Windows and Linux systems are being targeted by a ransomware variant called HelloXD, with the infections also involving the deployment of a backdoor to facilitate persistent remote access to infected hosts.
"Unlike other ransomware groups, this ransomware family doesn't have an active leak site; instead it prefers to direct the impacted victim to negotiations through Tox chat and onion-based messenger instances," Daniel Bunce and Doel Santos, security researchers from Palo Alto Networks Unit 42, said in a new write-up.
The ransomware family is no exception to the norm in that the operators follow the tried-and-tested approach of double extortion to demand cryptocurrency payments by exfiltrating a victim's sensitive data in addition to encrypting it and threatening to publicize the information.
The implant in question, named MicroBackdoor, is an open-source malware that's used for command-and-control (C2) communications, with its developer Dmytro Oleksiuk calling it a "really minimalistic thing with all of the basic features in less than 5,000 lines of code."
MicroBackdoor's features allow an attacker to browse the file system, upload and download files, execute commands, and erase evidence of its presence from the compromise machines. It's suspected that the deployment of the backdoor is carried out to "monitor the progress of the ransomware."
Unit 42 said it linked the likely Russian developer behind HelloXD — who goes by the online aliases x4k, L4ckyguy, unKn0wn, unk0w, _unkn0wn, and x4kme — to further malicious activities such as selling proof-of-concept (PoC) exploits and custom Kali Linux distributions by piecing together the actor's digital trail.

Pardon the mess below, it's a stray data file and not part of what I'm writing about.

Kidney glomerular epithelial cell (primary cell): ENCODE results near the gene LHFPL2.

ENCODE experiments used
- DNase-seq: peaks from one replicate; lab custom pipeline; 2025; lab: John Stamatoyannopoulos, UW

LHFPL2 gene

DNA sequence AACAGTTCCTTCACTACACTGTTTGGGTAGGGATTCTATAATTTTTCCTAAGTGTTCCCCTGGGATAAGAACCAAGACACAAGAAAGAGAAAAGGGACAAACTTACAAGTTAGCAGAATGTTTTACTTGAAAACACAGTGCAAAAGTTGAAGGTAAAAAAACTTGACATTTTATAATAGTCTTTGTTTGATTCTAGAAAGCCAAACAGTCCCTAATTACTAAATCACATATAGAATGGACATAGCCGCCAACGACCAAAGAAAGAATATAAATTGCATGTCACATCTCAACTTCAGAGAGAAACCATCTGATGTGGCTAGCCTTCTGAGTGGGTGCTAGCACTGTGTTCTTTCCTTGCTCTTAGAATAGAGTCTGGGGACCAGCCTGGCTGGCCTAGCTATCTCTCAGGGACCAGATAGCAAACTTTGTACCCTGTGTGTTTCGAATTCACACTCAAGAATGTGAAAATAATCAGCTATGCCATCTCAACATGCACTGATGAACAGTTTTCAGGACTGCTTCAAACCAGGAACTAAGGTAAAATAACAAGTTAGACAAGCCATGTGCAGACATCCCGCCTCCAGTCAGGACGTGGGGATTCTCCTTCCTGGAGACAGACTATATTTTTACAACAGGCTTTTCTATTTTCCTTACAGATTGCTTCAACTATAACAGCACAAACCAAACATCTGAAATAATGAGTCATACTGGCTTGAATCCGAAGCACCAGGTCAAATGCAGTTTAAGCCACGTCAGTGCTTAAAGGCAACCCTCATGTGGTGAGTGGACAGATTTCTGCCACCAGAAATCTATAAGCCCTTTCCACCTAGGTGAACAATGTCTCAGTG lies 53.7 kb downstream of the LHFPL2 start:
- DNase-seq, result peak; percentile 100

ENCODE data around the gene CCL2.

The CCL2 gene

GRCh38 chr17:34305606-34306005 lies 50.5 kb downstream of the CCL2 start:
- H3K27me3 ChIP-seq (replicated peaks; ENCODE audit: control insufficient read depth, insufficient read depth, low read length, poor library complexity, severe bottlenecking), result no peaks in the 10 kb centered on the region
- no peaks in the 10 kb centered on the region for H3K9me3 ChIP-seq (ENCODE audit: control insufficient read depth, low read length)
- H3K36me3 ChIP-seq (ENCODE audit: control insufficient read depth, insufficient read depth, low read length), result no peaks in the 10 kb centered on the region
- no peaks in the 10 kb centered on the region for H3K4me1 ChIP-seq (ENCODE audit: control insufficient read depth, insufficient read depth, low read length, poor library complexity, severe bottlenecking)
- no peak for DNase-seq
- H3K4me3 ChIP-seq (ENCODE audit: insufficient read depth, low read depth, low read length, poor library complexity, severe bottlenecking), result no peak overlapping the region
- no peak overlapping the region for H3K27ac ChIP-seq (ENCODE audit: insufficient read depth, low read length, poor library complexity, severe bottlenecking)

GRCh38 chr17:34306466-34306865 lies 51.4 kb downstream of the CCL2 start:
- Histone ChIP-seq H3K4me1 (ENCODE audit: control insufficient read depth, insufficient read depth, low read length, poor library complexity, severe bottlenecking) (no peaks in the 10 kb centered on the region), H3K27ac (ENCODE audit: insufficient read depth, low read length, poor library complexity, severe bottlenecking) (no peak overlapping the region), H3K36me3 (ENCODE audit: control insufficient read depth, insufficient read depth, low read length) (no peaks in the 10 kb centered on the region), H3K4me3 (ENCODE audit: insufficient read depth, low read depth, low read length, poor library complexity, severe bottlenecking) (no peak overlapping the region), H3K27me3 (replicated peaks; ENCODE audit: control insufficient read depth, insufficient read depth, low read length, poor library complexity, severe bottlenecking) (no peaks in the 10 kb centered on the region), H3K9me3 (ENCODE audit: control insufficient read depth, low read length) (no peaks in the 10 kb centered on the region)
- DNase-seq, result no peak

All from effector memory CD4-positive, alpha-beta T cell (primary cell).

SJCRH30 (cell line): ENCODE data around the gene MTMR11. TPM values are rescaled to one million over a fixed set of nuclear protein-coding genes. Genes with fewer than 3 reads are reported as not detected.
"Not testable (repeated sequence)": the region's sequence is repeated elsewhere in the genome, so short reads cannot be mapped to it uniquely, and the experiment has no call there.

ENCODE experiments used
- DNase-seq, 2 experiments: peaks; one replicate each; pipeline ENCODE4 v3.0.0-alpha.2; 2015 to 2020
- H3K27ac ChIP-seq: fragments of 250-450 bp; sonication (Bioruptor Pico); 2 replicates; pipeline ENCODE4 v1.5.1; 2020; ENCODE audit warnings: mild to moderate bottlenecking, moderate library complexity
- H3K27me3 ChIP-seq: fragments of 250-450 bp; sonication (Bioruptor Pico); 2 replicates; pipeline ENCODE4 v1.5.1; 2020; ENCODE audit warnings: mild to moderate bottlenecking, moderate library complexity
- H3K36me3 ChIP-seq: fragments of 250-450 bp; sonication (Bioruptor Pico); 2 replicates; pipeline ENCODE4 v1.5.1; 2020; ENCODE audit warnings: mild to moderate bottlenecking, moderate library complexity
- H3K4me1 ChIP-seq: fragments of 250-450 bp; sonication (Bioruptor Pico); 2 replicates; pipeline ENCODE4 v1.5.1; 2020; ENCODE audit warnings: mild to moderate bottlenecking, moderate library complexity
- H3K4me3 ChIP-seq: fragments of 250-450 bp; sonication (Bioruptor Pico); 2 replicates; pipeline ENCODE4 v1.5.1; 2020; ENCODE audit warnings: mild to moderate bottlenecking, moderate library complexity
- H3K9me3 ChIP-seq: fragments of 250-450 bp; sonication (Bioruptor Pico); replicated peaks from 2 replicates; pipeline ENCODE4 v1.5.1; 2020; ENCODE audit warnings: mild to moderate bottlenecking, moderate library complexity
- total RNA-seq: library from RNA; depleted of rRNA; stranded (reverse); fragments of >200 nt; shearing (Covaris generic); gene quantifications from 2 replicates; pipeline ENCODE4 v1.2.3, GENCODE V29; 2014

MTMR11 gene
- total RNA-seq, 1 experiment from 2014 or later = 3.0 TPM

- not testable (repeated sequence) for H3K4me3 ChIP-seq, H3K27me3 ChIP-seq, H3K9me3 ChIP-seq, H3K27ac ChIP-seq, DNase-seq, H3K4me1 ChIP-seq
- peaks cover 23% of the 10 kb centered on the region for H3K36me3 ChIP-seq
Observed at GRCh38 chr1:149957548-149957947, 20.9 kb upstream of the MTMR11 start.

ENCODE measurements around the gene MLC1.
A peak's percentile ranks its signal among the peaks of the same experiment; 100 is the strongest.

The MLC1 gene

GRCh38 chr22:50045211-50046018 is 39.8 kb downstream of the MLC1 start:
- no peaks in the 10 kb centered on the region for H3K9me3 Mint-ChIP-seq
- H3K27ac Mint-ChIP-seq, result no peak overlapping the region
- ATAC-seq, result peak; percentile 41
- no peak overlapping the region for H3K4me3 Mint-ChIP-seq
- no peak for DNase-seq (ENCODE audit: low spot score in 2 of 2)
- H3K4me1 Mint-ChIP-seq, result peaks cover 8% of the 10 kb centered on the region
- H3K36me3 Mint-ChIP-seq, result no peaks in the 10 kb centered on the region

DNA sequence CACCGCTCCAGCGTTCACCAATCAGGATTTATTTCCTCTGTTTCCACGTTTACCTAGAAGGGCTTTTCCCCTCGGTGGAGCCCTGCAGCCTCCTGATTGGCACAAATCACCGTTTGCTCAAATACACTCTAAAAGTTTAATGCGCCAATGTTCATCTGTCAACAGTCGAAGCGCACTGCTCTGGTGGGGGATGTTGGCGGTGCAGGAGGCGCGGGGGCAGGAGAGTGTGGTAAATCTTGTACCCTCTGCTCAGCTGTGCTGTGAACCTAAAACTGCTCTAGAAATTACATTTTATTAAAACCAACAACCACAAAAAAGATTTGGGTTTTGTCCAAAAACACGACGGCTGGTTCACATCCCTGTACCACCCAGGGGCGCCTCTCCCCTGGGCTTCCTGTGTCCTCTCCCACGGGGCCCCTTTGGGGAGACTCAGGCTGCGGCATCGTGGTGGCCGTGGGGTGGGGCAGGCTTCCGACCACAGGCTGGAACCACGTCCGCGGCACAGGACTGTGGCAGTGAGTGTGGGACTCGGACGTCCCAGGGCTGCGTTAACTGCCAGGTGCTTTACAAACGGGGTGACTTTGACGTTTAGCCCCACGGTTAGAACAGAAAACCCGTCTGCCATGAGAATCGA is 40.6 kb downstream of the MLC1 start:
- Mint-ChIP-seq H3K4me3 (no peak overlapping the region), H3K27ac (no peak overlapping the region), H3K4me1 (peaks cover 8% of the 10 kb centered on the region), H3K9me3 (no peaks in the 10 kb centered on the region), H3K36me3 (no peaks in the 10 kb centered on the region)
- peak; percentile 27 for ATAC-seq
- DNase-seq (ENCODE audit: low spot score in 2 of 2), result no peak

"x4k has a very solid online presence, which has enabled us to uncover much of his activity in these last two years," the researchers said. "This threat actor has done little to hide malicious activity, and is probably going to continue this behavior."
The findings come as a new study from IBM X-Force revealed that the average duration of an enterprise ransomware attack — i.e., the time between initial access and ransomware deployment — reduced 94.34% between 2019 and 2021 from over two months to a mere 3.85 days.
The increased speed and efficiency trends in the ransomware-as-a-service (RaaS) ecosystem has been attributed to the pivotal role played by initial access brokers (IABs) in obtaining access to victim networks and then selling the access to affiliates, who, in turn, abuse the foothold to deploy ransomware payloads.
"Purchasing access may significantly reduce the amount of time it takes ransomware operators to conduct an attack by enabling reconnaissance of systems and the identification of key data earlier and with greater ease," Intel 471 said in a report highlighting the close working relationships between IABs and ransomware crews.
"Additionally, as relationships strengthen, ransomware groups may identify a victim who they wish to target and the access merchant could provide them the access once it is available."